Monday, July 27, 2015

Bagworms and Rabbits


Now there is a blog title I bet no one has ever posted before.  Hey, anything to get attention.

Lately I've been a bit off track in my daily postings.  Several reasons for my tardiness.  An obsession with online Scrabble games (trying to get my win rate up to at least 50% - not successful - yet).  Another reason is just the amount of time I spend in my backyard trying to maintain this garden oasis in Lower Slower (aka Sussex Country, Delaware).  

Every year I encounter challenges in maintaining and improving by sylvan wonderland.  This year my challenges are:

Japanese beetles
Bagworms
Rabbits

Oh my, oh my.  Several times a day I go out and collect Japanese beetles off of my rose bushes.  They're easy to collect, they just drop into my jar of soapy water and die.  


A Japanese beetle gangbang

I don't like to kill living things but I do make exceptions and Japanese beetles are definitely one of them.  Why I even slip them into their soapy death when they're having sex, which is quite often.



I think the female Japanese beetle must be the slut of the insect world.  I often find her, hind quarters up awaiting penetration by her male counterpart.  Yep, I slip both of them into their soapy demise.

Another pest I found this year are bagworms.  Ever see them?  Disgusting!  We have a whole like of pine trees bordering our property.  Just last week I found that part of them is already infested with these useless insects.  For the first time I went out and brought insecticide to kill the MF's. You can pick them off too like balls off of a Christmas tree. 
They may look like pretty pine cones but they are death to a tree


But believe me, these insidious, destructive insect will kill a tree in no time if left undetected.  I've already lost a wonderful arborvitae tree next to my front door when I discovered them chewing away from their innocuous bags that I thought were miniature pinecones. I had to have the whole tree removed.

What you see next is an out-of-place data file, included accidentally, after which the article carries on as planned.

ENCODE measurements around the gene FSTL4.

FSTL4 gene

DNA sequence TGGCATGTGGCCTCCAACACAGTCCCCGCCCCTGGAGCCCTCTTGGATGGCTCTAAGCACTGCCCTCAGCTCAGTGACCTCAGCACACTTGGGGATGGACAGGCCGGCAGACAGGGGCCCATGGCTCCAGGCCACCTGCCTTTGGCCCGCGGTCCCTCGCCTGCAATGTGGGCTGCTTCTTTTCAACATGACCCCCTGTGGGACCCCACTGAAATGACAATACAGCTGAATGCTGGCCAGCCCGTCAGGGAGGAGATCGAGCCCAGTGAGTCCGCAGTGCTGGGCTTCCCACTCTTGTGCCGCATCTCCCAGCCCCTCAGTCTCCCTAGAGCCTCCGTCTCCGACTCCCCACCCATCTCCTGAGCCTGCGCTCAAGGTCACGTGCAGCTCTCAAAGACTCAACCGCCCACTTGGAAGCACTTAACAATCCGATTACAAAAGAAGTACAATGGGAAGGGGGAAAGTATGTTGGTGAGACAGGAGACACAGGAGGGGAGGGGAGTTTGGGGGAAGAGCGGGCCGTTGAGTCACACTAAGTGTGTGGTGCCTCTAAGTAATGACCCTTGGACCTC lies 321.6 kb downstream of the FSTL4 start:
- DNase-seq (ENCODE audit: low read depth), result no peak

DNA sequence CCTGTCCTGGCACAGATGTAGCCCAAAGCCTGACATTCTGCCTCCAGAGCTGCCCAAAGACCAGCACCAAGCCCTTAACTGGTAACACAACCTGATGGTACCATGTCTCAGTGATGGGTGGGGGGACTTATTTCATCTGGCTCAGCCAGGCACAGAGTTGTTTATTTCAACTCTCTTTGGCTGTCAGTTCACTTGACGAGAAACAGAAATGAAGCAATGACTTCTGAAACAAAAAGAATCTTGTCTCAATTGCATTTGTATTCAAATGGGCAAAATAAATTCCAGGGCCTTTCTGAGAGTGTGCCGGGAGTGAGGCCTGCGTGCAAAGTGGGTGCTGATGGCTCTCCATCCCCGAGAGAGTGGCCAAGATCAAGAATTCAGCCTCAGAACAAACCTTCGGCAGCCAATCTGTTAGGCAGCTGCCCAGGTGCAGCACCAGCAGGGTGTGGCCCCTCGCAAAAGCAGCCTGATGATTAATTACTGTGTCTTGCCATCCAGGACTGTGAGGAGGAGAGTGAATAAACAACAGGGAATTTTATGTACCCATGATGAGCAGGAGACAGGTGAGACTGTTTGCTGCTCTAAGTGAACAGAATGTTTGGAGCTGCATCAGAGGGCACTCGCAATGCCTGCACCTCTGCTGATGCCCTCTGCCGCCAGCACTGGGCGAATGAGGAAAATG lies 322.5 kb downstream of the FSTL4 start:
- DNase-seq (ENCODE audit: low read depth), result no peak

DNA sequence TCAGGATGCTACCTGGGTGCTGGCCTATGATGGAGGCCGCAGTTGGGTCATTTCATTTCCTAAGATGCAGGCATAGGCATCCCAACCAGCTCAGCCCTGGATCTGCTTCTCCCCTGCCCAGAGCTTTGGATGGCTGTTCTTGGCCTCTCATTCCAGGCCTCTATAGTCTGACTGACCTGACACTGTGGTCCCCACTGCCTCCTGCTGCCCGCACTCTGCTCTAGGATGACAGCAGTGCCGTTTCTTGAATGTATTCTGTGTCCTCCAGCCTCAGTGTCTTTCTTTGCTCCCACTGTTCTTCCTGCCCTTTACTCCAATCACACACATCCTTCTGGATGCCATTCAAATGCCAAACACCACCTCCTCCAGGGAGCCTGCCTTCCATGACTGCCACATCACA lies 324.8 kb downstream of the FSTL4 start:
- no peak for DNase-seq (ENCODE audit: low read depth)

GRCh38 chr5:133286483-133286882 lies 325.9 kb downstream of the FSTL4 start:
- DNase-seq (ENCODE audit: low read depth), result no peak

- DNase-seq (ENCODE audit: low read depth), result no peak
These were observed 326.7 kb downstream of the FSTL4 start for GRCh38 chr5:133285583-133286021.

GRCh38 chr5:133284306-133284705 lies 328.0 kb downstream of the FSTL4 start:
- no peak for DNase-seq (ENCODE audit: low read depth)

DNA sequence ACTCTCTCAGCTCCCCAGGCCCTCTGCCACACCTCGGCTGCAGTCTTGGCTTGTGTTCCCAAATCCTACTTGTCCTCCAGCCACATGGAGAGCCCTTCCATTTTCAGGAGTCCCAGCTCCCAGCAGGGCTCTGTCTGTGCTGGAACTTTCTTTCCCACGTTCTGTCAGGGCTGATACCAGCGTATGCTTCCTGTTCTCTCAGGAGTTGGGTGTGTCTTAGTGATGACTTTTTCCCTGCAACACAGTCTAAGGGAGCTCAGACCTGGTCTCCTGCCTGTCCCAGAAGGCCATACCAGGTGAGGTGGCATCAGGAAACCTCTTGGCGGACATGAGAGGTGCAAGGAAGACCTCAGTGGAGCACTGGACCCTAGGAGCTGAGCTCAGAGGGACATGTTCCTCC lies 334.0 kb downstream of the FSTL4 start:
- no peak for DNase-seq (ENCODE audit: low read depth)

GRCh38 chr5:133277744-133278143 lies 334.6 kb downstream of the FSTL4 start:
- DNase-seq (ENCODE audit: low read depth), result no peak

I sprayed the line of pine trees yesterday morning in the hot and humid heat but some still survived, witness Bill holding this one in his hand late yesterday.

But folks, the most annoying threat to my Garden of Eden here is, you got it:  

RABBITS!

Every early evening, there they are, munching away on my expensive Peppers' Greenhouse plants.  And bold!  I almost tripped over these two last night while making my final rounds collecting Japanese beetles.




 I'll be quite frank with you folks, I wouldn't mind shooting both of these Easter bunnies. Really, I wouldn't. But I won't. What I do instead is just try and plant plants that they don't like.

These rabbits may look all cute and everything but they are destructive.  I've often said to Bill "Where is the fox when you really need one?" And coincidentally, yesterday as we were traveling up Route One to Milton to make a pit stop at Food Lion I saw a roadkill fox along the side of the road.  So here we go, the rabbits have no natural enemies here in Lower Slower but the foxes have one which is pretty efficient in keeping their population down:  automobiles. 

Each day is a challenge folks, especially in my backyard where there are many living creatures, some uninvited and not welcome, sharing with me. But then there are others like the honey bees and the birds, all welcome.  That's life!